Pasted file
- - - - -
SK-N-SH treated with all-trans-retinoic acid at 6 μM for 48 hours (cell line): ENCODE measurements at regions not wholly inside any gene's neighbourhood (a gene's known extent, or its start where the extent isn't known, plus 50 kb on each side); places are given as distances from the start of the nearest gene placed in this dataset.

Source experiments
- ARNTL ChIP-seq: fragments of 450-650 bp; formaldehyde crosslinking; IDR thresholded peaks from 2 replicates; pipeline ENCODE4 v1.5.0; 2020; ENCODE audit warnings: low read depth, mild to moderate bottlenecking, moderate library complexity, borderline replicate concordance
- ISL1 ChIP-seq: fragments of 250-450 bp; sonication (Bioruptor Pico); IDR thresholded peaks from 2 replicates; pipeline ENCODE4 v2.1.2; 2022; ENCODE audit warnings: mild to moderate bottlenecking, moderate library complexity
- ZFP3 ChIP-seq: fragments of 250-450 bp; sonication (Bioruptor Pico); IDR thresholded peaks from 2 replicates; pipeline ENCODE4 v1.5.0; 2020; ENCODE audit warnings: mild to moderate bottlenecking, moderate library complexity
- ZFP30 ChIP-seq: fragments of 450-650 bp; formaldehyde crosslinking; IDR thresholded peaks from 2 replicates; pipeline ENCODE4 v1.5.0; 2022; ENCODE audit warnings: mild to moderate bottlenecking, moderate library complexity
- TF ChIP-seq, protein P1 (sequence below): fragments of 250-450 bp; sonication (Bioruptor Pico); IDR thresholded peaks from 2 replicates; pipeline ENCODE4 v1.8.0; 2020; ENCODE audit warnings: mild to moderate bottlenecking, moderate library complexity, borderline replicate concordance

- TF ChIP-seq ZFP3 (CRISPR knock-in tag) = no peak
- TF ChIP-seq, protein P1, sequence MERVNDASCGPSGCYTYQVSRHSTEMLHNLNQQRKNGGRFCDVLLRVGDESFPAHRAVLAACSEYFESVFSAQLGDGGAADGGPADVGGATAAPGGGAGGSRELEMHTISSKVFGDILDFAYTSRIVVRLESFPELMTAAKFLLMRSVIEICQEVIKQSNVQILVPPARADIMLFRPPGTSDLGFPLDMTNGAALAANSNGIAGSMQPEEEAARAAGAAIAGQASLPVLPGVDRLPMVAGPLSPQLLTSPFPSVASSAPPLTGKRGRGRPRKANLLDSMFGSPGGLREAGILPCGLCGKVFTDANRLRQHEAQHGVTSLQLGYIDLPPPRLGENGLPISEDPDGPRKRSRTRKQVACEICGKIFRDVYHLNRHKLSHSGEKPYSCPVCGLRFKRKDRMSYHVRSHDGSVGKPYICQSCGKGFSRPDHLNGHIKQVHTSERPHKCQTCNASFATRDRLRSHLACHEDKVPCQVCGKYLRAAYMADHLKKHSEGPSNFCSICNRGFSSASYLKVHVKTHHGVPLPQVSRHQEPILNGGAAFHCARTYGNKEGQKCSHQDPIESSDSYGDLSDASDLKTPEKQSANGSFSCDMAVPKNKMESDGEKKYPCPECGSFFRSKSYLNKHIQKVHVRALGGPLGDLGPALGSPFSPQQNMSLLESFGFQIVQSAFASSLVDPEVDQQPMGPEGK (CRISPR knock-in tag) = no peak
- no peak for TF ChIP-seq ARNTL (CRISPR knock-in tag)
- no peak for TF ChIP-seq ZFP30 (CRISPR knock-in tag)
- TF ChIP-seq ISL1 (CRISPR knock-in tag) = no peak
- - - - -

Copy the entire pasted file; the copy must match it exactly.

SK-N-SH treated with all-trans-retinoic acid at 6 μM for 48 hours (cell line): ENCODE measurements at regions not wholly inside any gene's neighbourhood (a gene's known extent, or its start where the extent isn't known, plus 50 kb on each side); places are given as distances from the start of the nearest gene placed in this dataset.

Source experiments
- ARNTL ChIP-seq: fragments of 450-650 bp; formaldehyde crosslinking; IDR thresholded peaks from 2 replicates; pipeline ENCODE4 v1.5.0; 2020; ENCODE audit warnings: low read depth, mild to moderate bottlenecking, moderate library complexity, borderline replicate concordance
- ISL1 ChIP-seq: fragments of 250-450 bp; sonication (Bioruptor Pico); IDR thresholded peaks from 2 replicates; pipeline ENCODE4 v2.1.2; 2022; ENCODE audit warnings: mild to moderate bottlenecking, moderate library complexity
- ZFP3 ChIP-seq: fragments of 250-450 bp; sonication (Bioruptor Pico); IDR thresholded peaks from 2 replicates; pipeline ENCODE4 v1.5.0; 2020; ENCODE audit warnings: mild to moderate bottlenecking, moderate library complexity
- ZFP30 ChIP-seq: fragments of 450-650 bp; formaldehyde crosslinking; IDR thresholded peaks from 2 replicates; pipeline ENCODE4 v1.5.0; 2022; ENCODE audit warnings: mild to moderate bottlenecking, moderate library complexity
- TF ChIP-seq, protein P1 (sequence below): fragments of 250-450 bp; sonication (Bioruptor Pico); IDR thresholded peaks from 2 replicates; pipeline ENCODE4 v1.8.0; 2020; ENCODE audit warnings: mild to moderate bottlenecking, moderate library complexity, borderline replicate concordance

- TF ChIP-seq ZFP3 (CRISPR knock-in tag) = no peak
- TF ChIP-seq, protein P1, sequence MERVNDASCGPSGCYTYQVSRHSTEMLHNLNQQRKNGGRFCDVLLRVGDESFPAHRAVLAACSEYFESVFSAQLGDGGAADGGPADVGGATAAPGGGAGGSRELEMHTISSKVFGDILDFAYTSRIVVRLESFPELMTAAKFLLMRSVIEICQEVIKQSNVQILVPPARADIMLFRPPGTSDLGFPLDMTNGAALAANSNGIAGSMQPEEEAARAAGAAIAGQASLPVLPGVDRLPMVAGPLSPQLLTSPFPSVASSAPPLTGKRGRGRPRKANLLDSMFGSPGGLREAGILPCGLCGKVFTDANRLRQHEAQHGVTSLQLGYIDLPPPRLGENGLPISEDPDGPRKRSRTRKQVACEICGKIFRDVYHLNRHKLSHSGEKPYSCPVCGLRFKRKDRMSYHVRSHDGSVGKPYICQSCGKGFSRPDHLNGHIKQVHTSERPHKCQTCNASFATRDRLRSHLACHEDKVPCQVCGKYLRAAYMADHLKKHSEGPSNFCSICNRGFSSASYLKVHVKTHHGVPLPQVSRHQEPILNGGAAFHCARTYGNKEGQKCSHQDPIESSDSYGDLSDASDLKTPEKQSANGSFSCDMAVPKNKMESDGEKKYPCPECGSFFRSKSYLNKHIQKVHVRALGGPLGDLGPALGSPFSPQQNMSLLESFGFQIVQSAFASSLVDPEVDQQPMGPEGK (CRISPR knock-in tag) = no peak
- no peak for TF ChIP-seq ARNTL (CRISPR knock-in tag)
- no peak for TF ChIP-seq ZFP30 (CRISPR knock-in tag)
- TF ChIP-seq ISL1 (CRISPR knock-in tag) = no peak